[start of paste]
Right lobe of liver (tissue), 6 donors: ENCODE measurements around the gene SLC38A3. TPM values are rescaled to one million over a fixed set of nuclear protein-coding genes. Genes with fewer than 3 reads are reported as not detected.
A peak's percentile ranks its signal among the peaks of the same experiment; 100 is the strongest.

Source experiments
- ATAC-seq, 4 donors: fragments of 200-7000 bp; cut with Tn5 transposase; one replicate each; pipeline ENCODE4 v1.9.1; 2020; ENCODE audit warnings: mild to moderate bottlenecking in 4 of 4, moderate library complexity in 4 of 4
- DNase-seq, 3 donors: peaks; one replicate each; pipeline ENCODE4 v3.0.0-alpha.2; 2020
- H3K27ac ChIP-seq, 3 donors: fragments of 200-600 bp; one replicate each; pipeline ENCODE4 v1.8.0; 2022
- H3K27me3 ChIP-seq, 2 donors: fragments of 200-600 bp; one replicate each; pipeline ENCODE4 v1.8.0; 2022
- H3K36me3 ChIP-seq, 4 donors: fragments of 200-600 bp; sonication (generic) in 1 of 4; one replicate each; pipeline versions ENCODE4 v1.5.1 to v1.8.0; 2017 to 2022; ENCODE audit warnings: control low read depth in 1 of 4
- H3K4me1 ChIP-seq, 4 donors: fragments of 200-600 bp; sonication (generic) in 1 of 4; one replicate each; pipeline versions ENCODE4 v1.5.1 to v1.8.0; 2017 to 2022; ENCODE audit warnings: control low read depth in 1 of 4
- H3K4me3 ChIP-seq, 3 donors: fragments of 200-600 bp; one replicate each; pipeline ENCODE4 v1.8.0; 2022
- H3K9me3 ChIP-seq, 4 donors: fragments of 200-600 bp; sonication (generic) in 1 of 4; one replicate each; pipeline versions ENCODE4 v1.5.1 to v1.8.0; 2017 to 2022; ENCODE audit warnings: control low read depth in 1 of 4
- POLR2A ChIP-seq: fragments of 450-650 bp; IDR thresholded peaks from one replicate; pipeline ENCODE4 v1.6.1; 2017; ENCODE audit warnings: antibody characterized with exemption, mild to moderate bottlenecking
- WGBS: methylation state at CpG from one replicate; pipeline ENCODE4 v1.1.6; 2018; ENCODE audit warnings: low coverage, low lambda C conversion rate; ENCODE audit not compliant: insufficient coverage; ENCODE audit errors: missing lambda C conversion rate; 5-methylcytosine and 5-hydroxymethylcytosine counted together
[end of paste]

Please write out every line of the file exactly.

Right lobe of liver (tissue), 6 donors: ENCODE measurements around the gene SLC38A3. TPM values are rescaled to one million over a fixed set of nuclear protein-coding genes. Genes with fewer than 3 reads are reported as not detected.
A peak's percentile ranks its signal among the peaks of the same experiment; 100 is the strongest.

Source experiments
- ATAC-seq, 4 donors: fragments of 200-7000 bp; cut with Tn5 transposase; one replicate each; pipeline ENCODE4 v1.9.1; 2020; ENCODE audit warnings: mild to moderate bottlenecking in 4 of 4, moderate library complexity in 4 of 4
- DNase-seq, 3 donors: peaks; one replicate each; pipeline ENCODE4 v3.0.0-alpha.2; 2020
- H3K27ac ChIP-seq, 3 donors: fragments of 200-600 bp; one replicate each; pipeline ENCODE4 v1.8.0; 2022
- H3K27me3 ChIP-seq, 2 donors: fragments of 200-600 bp; one replicate each; pipeline ENCODE4 v1.8.0; 2022
- H3K36me3 ChIP-seq, 4 donors: fragments of 200-600 bp; sonication (generic) in 1 of 4; one replicate each; pipeline versions ENCODE4 v1.5.1 to v1.8.0; 2017 to 2022; ENCODE audit warnings: control low read depth in 1 of 4
- H3K4me1 ChIP-seq, 4 donors: fragments of 200-600 bp; sonication (generic) in 1 of 4; one replicate each; pipeline versions ENCODE4 v1.5.1 to v1.8.0; 2017 to 2022; ENCODE audit warnings: control low read depth in 1 of 4
- H3K4me3 ChIP-seq, 3 donors: fragments of 200-600 bp; one replicate each; pipeline ENCODE4 v1.8.0; 2022
- H3K9me3 ChIP-seq, 4 donors: fragments of 200-600 bp; sonication (generic) in 1 of 4; one replicate each; pipeline versions ENCODE4 v1.5.1 to v1.8.0; 2017 to 2022; ENCODE audit warnings: control low read depth in 1 of 4
- POLR2A ChIP-seq: fragments of 450-650 bp; IDR thresholded peaks from one replicate; pipeline ENCODE4 v1.6.1; 2017; ENCODE audit warnings: antibody characterized with exemption, mild to moderate bottlenecking
- WGBS: methylation state at CpG from one replicate; pipeline ENCODE4 v1.1.6; 2018; ENCODE audit warnings: low coverage, low lambda C conversion rate; ENCODE audit not compliant: insufficient coverage; ENCODE audit errors: missing lambda C conversion rate; 5-methylcytosine and 5-hydroxymethylcytosine counted together